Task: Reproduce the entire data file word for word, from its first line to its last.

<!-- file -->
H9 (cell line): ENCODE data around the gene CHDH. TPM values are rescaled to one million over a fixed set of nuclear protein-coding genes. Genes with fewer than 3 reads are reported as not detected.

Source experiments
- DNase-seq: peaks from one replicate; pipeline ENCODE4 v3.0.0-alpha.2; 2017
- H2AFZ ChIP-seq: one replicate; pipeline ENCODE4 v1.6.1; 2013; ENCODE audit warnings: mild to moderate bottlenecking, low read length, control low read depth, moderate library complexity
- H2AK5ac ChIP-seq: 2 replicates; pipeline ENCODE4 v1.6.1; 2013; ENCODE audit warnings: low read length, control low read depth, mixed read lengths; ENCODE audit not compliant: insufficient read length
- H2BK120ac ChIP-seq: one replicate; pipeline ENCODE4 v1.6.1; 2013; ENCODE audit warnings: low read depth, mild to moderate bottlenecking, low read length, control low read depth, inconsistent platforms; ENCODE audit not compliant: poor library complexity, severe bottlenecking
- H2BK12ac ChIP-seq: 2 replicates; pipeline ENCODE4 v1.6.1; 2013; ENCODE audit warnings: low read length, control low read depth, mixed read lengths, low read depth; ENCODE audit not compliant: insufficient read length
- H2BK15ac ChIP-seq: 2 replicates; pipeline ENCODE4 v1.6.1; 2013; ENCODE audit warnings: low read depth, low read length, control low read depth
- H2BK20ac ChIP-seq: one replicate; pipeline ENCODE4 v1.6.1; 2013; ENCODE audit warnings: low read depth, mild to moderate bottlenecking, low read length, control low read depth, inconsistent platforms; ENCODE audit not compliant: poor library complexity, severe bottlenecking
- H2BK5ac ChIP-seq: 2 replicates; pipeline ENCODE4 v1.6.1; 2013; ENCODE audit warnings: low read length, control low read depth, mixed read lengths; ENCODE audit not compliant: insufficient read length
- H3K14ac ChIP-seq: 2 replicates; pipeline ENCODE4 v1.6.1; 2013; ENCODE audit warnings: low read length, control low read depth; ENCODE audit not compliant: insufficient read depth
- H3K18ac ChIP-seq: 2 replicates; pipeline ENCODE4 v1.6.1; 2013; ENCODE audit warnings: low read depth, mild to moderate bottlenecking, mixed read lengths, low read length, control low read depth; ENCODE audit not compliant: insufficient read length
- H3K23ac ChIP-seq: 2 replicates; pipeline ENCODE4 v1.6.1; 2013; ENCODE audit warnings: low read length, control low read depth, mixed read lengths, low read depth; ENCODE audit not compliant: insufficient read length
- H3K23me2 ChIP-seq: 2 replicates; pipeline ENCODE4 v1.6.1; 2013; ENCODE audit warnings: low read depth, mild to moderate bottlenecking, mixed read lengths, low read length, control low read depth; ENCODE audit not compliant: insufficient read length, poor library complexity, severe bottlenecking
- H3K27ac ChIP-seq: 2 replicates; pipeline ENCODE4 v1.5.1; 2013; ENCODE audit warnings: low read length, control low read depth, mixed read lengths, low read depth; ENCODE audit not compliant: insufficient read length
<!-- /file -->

H9 (cell line): ENCODE data around the gene CHDH. TPM values are rescaled to one million over a fixed set of nuclear protein-coding genes. Genes with fewer than 3 reads are reported as not detected.

Source experiments
- DNase-seq: peaks from one replicate; pipeline ENCODE4 v3.0.0-alpha.2; 2017
- H2AFZ ChIP-seq: one replicate; pipeline ENCODE4 v1.6.1; 2013; ENCODE audit warnings: mild to moderate bottlenecking, low read length, control low read depth, moderate library complexity
- H2AK5ac ChIP-seq: 2 replicates; pipeline ENCODE4 v1.6.1; 2013; ENCODE audit warnings: low read length, control low read depth, mixed read lengths; ENCODE audit not compliant: insufficient read length
- H2BK120ac ChIP-seq: one replicate; pipeline ENCODE4 v1.6.1; 2013; ENCODE audit warnings: low read depth, mild to moderate bottlenecking, low read length, control low read depth, inconsistent platforms; ENCODE audit not compliant: poor library complexity, severe bottlenecking
- H2BK12ac ChIP-seq: 2 replicates; pipeline ENCODE4 v1.6.1; 2013; ENCODE audit warnings: low read length, control low read depth, mixed read lengths, low read depth; ENCODE audit not compliant: insufficient read length
- H2BK15ac ChIP-seq: 2 replicates; pipeline ENCODE4 v1.6.1; 2013; ENCODE audit warnings: low read depth, low read length, control low read depth
- H2BK20ac ChIP-seq: one replicate; pipeline ENCODE4 v1.6.1; 2013; ENCODE audit warnings: low read depth, mild to moderate bottlenecking, low read length, control low read depth, inconsistent platforms; ENCODE audit not compliant: poor library complexity, severe bottlenecking
- H2BK5ac ChIP-seq: 2 replicates; pipeline ENCODE4 v1.6.1; 2013; ENCODE audit warnings: low read length, control low read depth, mixed read lengths; ENCODE audit not compliant: insufficient read length
- H3K14ac ChIP-seq: 2 replicates; pipeline ENCODE4 v1.6.1; 2013; ENCODE audit warnings: low read length, control low read depth; ENCODE audit not compliant: insufficient read depth
- H3K18ac ChIP-seq: 2 replicates; pipeline ENCODE4 v1.6.1; 2013; ENCODE audit warnings: low read depth, mild to moderate bottlenecking, mixed read lengths, low read length, control low read depth; ENCODE audit not compliant: insufficient read length
- H3K23ac ChIP-seq: 2 replicates; pipeline ENCODE4 v1.6.1; 2013; ENCODE audit warnings: low read length, control low read depth, mixed read lengths, low read depth; ENCODE audit not compliant: insufficient read length
- H3K23me2 ChIP-seq: 2 replicates; pipeline ENCODE4 v1.6.1; 2013; ENCODE audit warnings: low read depth, mild to moderate bottlenecking, mixed read lengths, low read length, control low read depth; ENCODE audit not compliant: insufficient read length, poor library complexity, severe bottlenecking
- H3K27ac ChIP-seq: 2 replicates; pipeline ENCODE4 v1.5.1; 2013; ENCODE audit warnings: low read length, control low read depth, mixed read lengths, low read depth; ENCODE audit not compliant: insufficient read length